Monday, February 5, 2007

The outcome of the present, global conflict may ultimately turn on the implementation of a policy it took President Bush just seven words to declare on Nov. 6, 2001: “You’re either with us or against us.”

For too long, it has been possible for far too many around the world to have it both ways. This must stop.

In particular, the time has come to make it clear to those who are helping our enemies that they are not with us — and that there are real costs associated with being against us.

Every one of us can contribute to this effort by making an example of a company contemplating doing a lot more business with Islamofascist Iran, at the very moment it is aggressively pursuing (with help from North Korea) nuclear arms and the ever-longer-range ballistic missiles with which to deliver them. Presumably these are the means by which Iranian President Mahmoud Ahmadinejad intends to realize his oft-stated goals of wiping Israel “off the map” and bringing about “a world without America.”

A company that is at the moment a prime candidate for such treatment is Royal Dutch Shell. According to the Conflict Security Advisory Group (CSAG) — an independent market research firm whose Global Security Risk Monitor online database is the industry standard for assessing publicly traded companies that do business with terrorist-sponsoring regimes — this Anglo-Dutch corporation has done billions of dollars of business over the years with the Islamic Republic of Iran. It even has four offices in Tehran.

Last week, however, Shell Chief Executive Jeroen van der Veer told participants in a conference call that his firm and a Spanish oil company, Repsol, have entered into a preliminary understanding to help the Iranian regime develop part of its vast South Pars natural gas reserve. Press reports indicate Tehran believes the deal is worth $10 billion.

To be sure, that $10 billion will translate into profits for Shell and its partner. It will, though, also afford the Islamofascists in Iran revenue streams that will enable them to support more terrorists, to kill more Americans and Iraqis, to destabilize the region and to prepare genocidal attacks on this country as well as our ally, Israel.

Making such a huge, further investment in Iran would, in short, be a very unfriendly act. And Shell must understand it will be regarded, and treated, as such.

For one thing, the Bush administration should interpose the strongest possible objections to putatively allied governments in London and The Hague that export guarantees and insurance for this deal would seriously complicate bilateral and trilateral relations. For another, the Treasury Department should make life miserable for any banks that might contemplate helping underwrite such an investment.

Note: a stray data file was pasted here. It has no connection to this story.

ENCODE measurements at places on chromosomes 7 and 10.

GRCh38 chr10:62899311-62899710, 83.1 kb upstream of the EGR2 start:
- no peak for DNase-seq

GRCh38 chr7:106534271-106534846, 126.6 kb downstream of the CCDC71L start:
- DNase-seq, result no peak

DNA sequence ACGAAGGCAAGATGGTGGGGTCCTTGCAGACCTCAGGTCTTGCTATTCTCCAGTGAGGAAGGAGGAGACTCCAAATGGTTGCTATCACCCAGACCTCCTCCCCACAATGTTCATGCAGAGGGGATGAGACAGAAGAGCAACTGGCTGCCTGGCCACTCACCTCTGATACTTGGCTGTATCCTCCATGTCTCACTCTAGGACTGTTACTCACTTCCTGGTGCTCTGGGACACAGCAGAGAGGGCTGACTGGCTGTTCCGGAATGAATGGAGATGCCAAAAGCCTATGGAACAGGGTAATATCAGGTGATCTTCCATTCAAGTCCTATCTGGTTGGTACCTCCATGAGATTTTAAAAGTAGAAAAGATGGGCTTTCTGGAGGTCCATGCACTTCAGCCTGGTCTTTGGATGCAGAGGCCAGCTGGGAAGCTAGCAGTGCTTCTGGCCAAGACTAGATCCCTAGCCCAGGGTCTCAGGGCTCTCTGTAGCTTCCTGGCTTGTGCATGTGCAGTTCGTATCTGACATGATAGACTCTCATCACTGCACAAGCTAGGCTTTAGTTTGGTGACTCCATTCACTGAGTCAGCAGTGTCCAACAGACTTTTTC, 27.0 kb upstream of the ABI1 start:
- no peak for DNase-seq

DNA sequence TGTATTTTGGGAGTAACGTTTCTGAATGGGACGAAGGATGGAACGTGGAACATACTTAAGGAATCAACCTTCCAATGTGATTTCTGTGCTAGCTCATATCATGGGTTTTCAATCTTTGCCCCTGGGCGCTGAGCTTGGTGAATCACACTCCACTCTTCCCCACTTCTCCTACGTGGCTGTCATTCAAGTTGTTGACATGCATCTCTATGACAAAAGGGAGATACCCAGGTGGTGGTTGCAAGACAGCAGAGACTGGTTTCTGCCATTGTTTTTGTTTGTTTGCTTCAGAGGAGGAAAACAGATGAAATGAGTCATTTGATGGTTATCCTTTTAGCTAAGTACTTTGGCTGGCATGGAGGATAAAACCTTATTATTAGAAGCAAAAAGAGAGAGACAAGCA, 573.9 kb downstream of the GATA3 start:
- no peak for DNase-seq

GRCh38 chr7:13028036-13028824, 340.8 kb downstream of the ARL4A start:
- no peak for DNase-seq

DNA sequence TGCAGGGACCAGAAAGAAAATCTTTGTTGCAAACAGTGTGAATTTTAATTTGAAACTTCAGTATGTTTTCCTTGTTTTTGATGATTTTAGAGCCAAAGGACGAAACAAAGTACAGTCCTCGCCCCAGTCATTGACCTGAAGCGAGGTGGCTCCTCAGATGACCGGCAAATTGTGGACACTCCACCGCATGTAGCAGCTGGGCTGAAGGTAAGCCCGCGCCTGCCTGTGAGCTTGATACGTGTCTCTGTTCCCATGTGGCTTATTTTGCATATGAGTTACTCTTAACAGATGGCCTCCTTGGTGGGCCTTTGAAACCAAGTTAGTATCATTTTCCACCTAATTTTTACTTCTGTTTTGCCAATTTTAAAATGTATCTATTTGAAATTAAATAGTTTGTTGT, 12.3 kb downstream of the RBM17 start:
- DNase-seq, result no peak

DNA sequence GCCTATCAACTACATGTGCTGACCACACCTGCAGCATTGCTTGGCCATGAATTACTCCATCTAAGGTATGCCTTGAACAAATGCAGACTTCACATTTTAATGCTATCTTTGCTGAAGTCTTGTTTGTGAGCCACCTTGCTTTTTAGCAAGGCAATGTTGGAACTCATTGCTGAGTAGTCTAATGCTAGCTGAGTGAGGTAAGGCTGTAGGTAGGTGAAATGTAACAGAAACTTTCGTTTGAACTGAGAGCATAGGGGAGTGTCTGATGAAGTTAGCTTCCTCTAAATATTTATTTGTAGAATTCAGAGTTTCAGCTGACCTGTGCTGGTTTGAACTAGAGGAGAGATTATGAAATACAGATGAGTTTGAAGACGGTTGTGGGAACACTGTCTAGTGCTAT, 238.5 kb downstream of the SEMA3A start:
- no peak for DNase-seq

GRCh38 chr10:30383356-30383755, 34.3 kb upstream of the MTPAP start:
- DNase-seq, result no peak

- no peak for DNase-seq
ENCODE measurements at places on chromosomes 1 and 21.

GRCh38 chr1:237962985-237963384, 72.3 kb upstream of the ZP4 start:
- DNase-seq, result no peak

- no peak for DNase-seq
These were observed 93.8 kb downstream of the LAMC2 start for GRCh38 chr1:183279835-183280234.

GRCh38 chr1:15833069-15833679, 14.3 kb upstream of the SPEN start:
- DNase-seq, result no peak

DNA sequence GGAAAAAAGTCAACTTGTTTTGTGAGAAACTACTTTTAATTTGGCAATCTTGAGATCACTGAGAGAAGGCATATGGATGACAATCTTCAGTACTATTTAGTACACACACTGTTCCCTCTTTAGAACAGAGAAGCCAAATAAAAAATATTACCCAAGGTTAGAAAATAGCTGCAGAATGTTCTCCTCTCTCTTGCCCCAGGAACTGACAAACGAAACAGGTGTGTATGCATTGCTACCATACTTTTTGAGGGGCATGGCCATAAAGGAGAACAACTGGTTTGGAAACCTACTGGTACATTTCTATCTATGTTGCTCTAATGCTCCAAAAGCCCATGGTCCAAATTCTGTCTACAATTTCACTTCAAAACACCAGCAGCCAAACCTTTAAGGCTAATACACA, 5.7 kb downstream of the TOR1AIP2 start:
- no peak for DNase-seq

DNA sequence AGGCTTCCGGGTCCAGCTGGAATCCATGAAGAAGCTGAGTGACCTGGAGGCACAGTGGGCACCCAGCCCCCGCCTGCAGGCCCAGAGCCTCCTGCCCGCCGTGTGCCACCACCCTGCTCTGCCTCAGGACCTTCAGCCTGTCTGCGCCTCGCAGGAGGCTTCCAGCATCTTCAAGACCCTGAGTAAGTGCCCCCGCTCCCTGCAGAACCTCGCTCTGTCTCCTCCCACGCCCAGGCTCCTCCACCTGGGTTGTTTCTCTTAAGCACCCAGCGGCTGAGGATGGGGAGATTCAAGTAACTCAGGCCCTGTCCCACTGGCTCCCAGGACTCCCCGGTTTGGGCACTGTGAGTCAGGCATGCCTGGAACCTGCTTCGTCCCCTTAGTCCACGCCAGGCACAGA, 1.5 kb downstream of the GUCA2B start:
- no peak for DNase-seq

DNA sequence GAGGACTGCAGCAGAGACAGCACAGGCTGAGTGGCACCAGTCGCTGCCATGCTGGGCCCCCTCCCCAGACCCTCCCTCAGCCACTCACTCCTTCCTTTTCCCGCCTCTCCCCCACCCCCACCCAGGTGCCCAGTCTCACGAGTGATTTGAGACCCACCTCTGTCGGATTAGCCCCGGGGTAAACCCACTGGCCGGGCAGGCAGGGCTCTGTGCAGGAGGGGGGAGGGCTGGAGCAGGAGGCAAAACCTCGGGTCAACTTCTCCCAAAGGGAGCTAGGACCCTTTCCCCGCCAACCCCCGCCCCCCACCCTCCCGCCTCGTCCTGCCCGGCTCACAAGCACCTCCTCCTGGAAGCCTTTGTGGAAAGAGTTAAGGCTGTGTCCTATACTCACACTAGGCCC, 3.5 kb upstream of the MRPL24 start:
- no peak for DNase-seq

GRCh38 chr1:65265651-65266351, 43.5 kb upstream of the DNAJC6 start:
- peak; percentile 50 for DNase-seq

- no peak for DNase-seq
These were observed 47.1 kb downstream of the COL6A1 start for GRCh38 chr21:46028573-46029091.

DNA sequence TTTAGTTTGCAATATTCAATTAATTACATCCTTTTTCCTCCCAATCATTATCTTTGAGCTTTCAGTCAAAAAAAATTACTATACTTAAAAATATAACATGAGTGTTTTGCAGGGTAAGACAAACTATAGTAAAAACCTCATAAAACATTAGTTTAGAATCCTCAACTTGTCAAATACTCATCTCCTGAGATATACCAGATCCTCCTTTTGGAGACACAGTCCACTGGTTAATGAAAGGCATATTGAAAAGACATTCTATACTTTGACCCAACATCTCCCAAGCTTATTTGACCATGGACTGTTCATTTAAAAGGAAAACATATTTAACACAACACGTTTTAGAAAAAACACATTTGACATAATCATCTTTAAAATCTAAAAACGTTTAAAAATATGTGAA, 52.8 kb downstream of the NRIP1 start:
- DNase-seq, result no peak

The real power to punish Royal Dutch Shell for being against us in this War for the Free World, however, should lie with American investors and consumers. The Roosevelt Anti-Terror Multi-Cap Fund (RATF) is the first mutual fund in the nation to be certified by the Conflict Securities Advisory Group as “terror-free.” It holds in portfolio neither Shell nor any other publicly traded companies doing business in Iran, Sudan, Syria or North Korea. Nationwide Financial, E-Trade, Ameritrade and Schwab have begun offering RATF as an option on their investment platforms.

In addition, Sarah Steelman, the Treasurer of Missouri, has taken the first public fund terror-free — and achieved a higher return in so doing. Her state’s 529 college savings plan will shortly offer such an option as well, one that will be available to investors from all over the country. If you don’t want to enrich those who are trying to kill us, insist that your money — be it in public pension funds, 401(k) plans, mutual funds, life insurance portfolios, etc. — is invested terror-free.

Whether you are an investor or not, you have another option: Show Shell how you feel about its dealings with our Iranian enemies by filling up your car at the pumps of one of its American competitors — who, by law, are not permitted to do business with terrorist-sponsoring states.

Interestingly, Shell’s CEO is already nervous about his company’s ties to Tehran. As he told reporters last week: “I would like to emphasize that we have here quite a dilemma. This is Iran. They are the No. 2 in oil and gas reserves in the world. But we have all the short-term political concerns.”

By making an object lesson of Shell, we can help resolve its management’s “dilemma.” If it actually starts to be painful to be “against us,” we can ensure that more of those who wish to do business with America — and who typically take for granted our protection of their freedoms — line up “with us,” instead of with our enemies. Without help from our friends, maybe those enemies’ regimes will change their behavior, or even fall from power. It is certainly worth a try.

In recent weeks, Sens. John McCain and Joe Lieberman, former Gov. Mitt Romney, former House Speaker Newt Gingrich, former Sen. Rick Santorum and former Israeli Prime Minister Benjamin Netanyahu have embraced the idea of terror-free investing. Let’s show Shell and other, foreign-owned companies that partner with our foes — like France’s Total, China’s Sinopec, Russia’s Gazprom and Italy’s ENI — that Americans take seriously the imperative of countering Iran’s nuclear ambitions and support for international terror. They had better be with us, or else.

Frank J. Gaffney Jr. is president of the Center for Security Policy, whose campaign utilizes the impartial analytical services of Conflict Securities Advisory Group.

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